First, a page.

It makes sense that the college-selection process is a family affair: Even though the increasingly higher bills for higher education are in the child’s name, parents are usually the ones who foot the bills. Meanwhile, the admissions process can be extremely competitive; the student loan debt "crisis" Opens in new window dominates financial headlines; and all of it can serve to forecast your child’s future, from employment prospects to earning power. So feel free to forgive yourself for feeling stressed while guiding your child through this crucial next step in life.
Still, the stress both of you feel could help cloud your combined judgment when scouting for and applying to colleges. Here are three common college-selection mistakes, and tips for avoiding them.
1. Narrowing their horizons
Do you have your heart set on a particular school for your child? Perhaps it’s a family alma mater or a top-ranked school on the latest U.S. News & World Report Opens in new window list. Maybe location (and thoughts of frequent weekend visits) plays a role.
There could be many reasons to narrow the list of colleges your child should consider. But not helping to expand their educational horizons could be a mistake: He or she might miss out on a fantastic program or financial benefits that aren’t available at schools with higher profiles. Perhaps a small liberal arts college or a STEM program at a big research institution is more their speed. Maybe they’d do better with a two-year associate’s degree than a four-year course load, at least to start.
With over 5,000 colleges and universities Opens in new window in the U.S. — and many more abroad — the choices are vast. Try not to limit your child’s options based on what you want; you both may be pleasantly surprised by what you discover.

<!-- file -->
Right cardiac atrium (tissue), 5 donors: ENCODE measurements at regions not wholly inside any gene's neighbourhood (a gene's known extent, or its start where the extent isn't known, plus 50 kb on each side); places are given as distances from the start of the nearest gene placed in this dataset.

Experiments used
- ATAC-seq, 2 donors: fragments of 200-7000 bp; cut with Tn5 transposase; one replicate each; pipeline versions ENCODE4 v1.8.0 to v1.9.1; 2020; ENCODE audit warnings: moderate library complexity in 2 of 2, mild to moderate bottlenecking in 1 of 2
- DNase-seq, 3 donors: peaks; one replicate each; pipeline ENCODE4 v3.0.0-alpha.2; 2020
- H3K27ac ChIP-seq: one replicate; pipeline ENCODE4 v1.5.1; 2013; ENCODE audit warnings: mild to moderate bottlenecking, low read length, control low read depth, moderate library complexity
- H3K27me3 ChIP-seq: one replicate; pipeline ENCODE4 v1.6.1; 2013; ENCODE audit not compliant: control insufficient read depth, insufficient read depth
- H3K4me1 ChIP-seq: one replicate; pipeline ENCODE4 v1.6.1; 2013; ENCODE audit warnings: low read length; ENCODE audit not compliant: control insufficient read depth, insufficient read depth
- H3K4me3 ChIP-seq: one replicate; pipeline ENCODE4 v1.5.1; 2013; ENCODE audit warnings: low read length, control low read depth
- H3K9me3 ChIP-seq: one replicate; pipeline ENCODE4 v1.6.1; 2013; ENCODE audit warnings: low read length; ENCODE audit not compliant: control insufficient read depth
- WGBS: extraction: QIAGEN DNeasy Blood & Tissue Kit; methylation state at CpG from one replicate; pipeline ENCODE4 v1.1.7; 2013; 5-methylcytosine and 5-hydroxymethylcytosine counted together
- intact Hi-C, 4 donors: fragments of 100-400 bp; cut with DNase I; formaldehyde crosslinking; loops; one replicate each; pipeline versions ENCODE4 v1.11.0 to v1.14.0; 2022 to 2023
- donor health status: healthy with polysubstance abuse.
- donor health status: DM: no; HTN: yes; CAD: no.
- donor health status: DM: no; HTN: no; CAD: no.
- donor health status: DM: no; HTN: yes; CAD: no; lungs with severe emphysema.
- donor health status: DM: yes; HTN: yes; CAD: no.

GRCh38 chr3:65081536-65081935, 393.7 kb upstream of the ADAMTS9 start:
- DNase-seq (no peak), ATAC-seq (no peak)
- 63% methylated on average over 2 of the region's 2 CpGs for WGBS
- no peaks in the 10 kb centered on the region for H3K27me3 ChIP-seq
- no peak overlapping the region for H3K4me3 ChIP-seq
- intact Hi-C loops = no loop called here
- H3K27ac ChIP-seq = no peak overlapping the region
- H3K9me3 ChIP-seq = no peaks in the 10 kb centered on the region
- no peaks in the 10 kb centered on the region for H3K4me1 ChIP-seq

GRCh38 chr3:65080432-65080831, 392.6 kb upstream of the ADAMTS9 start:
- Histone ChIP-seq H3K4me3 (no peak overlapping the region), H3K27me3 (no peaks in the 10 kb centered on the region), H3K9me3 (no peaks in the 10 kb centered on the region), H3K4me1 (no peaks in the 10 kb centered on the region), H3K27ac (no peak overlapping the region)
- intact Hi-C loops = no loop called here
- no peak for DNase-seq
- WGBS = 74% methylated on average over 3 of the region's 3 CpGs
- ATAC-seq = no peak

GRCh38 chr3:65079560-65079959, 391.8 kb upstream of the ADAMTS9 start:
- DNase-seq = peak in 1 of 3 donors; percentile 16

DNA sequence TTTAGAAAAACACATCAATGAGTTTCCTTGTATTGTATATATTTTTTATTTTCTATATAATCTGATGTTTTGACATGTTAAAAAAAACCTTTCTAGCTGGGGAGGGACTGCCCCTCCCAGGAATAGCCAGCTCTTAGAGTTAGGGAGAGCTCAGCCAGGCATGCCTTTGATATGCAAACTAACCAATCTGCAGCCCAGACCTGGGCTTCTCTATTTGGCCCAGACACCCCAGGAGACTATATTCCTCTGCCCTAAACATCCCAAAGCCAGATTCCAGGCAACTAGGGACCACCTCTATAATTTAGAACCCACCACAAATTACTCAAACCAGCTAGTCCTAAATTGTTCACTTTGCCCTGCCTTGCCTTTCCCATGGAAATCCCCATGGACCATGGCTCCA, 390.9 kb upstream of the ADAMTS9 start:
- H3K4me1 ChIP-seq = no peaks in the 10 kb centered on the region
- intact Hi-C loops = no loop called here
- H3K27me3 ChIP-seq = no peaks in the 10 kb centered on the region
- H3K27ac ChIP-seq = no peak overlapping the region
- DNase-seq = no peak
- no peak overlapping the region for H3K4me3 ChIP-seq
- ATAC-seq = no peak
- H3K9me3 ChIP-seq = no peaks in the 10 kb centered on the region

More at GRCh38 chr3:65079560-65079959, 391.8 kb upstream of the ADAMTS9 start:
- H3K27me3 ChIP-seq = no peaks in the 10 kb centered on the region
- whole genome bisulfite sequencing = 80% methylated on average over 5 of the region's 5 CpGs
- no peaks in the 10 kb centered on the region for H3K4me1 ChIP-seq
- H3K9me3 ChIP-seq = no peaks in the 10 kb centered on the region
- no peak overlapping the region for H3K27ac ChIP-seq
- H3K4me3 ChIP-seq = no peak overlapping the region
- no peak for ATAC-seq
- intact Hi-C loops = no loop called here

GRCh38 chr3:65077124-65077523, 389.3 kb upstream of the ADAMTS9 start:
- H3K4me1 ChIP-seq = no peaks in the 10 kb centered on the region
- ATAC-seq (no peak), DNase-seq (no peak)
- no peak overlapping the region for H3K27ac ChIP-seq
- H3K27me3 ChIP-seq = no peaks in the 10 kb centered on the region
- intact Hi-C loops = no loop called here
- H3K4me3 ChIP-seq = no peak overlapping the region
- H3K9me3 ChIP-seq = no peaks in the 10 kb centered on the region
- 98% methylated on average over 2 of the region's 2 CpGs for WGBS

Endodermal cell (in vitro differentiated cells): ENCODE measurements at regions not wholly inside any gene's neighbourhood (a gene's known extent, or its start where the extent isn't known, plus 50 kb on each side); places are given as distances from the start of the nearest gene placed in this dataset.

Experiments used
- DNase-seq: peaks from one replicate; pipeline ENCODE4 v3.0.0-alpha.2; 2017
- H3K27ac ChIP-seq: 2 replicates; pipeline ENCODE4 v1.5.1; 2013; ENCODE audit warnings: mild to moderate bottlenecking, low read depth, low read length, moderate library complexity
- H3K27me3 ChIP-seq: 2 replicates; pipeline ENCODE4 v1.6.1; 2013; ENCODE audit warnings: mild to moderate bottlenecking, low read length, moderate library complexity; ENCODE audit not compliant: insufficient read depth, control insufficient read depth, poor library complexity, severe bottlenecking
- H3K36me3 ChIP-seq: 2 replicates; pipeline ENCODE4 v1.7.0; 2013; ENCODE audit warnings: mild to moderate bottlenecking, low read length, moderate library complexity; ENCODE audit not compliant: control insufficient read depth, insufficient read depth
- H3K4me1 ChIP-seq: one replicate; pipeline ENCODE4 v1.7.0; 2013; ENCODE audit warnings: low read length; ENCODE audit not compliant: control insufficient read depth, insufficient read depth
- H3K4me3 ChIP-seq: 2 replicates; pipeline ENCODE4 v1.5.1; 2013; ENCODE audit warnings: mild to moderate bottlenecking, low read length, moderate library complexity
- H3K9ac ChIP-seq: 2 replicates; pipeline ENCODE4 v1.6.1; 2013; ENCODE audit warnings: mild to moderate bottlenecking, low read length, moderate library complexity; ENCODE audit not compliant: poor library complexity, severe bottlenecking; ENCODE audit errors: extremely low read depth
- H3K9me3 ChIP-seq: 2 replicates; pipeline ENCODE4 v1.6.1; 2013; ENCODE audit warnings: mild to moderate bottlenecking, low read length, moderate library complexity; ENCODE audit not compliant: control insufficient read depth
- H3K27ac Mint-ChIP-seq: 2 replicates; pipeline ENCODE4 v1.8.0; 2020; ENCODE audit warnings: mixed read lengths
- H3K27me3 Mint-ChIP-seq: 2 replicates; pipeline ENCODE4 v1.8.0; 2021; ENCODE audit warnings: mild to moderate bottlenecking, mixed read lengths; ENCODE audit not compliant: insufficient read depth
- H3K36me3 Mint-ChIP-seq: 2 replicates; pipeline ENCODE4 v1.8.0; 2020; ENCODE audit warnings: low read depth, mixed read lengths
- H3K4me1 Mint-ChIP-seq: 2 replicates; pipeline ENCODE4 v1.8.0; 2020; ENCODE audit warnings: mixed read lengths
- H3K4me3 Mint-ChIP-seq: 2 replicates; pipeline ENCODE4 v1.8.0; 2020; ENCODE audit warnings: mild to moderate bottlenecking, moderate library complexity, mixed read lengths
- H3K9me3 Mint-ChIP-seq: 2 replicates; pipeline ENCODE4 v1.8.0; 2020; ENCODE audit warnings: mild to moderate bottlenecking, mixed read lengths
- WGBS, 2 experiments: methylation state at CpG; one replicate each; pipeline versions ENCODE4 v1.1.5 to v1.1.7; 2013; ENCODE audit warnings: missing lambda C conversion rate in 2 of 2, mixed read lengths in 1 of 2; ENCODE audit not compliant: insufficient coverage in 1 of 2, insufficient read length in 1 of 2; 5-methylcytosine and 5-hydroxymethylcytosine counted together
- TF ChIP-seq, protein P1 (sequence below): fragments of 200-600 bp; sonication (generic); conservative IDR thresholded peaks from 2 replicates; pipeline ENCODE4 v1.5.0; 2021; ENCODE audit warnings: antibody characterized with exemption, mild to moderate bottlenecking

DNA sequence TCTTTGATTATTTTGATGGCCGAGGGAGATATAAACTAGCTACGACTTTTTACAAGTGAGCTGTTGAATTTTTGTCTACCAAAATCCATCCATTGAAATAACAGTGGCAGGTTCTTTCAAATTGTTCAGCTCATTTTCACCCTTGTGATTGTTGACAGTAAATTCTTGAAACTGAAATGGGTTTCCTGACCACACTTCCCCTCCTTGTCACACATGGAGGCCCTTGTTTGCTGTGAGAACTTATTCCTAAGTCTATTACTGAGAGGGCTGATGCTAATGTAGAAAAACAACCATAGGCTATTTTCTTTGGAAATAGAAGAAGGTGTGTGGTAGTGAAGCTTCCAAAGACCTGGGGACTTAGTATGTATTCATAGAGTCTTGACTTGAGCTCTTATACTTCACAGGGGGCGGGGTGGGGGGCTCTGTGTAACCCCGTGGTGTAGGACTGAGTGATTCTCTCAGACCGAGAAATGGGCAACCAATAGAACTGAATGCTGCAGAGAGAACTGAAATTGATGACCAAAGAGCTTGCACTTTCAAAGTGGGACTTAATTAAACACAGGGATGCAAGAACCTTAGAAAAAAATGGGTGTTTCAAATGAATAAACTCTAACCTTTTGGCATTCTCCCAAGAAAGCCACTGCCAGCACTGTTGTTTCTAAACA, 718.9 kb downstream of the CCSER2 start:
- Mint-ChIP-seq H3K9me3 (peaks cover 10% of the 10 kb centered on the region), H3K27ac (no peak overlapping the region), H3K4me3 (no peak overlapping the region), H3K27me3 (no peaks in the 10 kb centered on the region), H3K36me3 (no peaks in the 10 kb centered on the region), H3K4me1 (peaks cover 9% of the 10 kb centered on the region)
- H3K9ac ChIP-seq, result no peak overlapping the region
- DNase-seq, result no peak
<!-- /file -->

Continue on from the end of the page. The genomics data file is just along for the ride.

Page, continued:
2. Misunderstanding the real costs
Being overly cost-conscious (or overly cost-casual) is a major issue to avoid. But if a high-cost private school turns out to be the right fit for your child, don’t assume you’re shut out because your income isn’t high enough. That’s because the “sticker” price is often not the price you’ll end up paying.
First, a vast range of scholarships are out there, from the usual need-based and athletic offerings to less-common ones Opens in new window geared toward everything from the extra tall (really) to vegetarians and twins. It may seem cliché, but there really is something for almost everyone. Moreover, many private schools can dip into large endowments if they want your child to attend, making their effective cost lower than you’d pay for a similar public college (particularly if the public school is out-of-state).
Overall, 85% of first-time students pursuing four-year degrees receive some form of financial aid Opens in new window — which include federal loans and work-study programs. Of course, you don’t want your child to be too encumbered by too much (if any) debt after graduation, so be sure to look into as many “free money” options as possible.
Some elite schools, including Ivies like Harvard, Princeton and Penn, even have “no-loan” policies based on family income. At Harvard Opens in new window, for example, parents with annual income of $65,000 or less are expected to contribute nothing to their child’s education — and even those earning up to $150,000 won’t pay more than 10% of their income.
Parents and students can begin exploring their financial options through tools such as SimpleTuition. Opens in new window
3. Believing the hype
Perhaps your high school senior is eyeing a certain college based on a highly rated program, such as business or pre-med. Or maybe they want a school with a heavy focus on STEM.
That’s fine if they’re dedicated to a particular path. But unless they’re absolutely sure, choosing a college solely for a prestigious program could be a big (and expensive) mistake. Part of higher education is learning what course of study (and eventual career) to pursue — and lots of students change their minds along the way. The college years are often when students discover who they really are, away from the influences of their hometown, their high school peers — and, yes, their parents.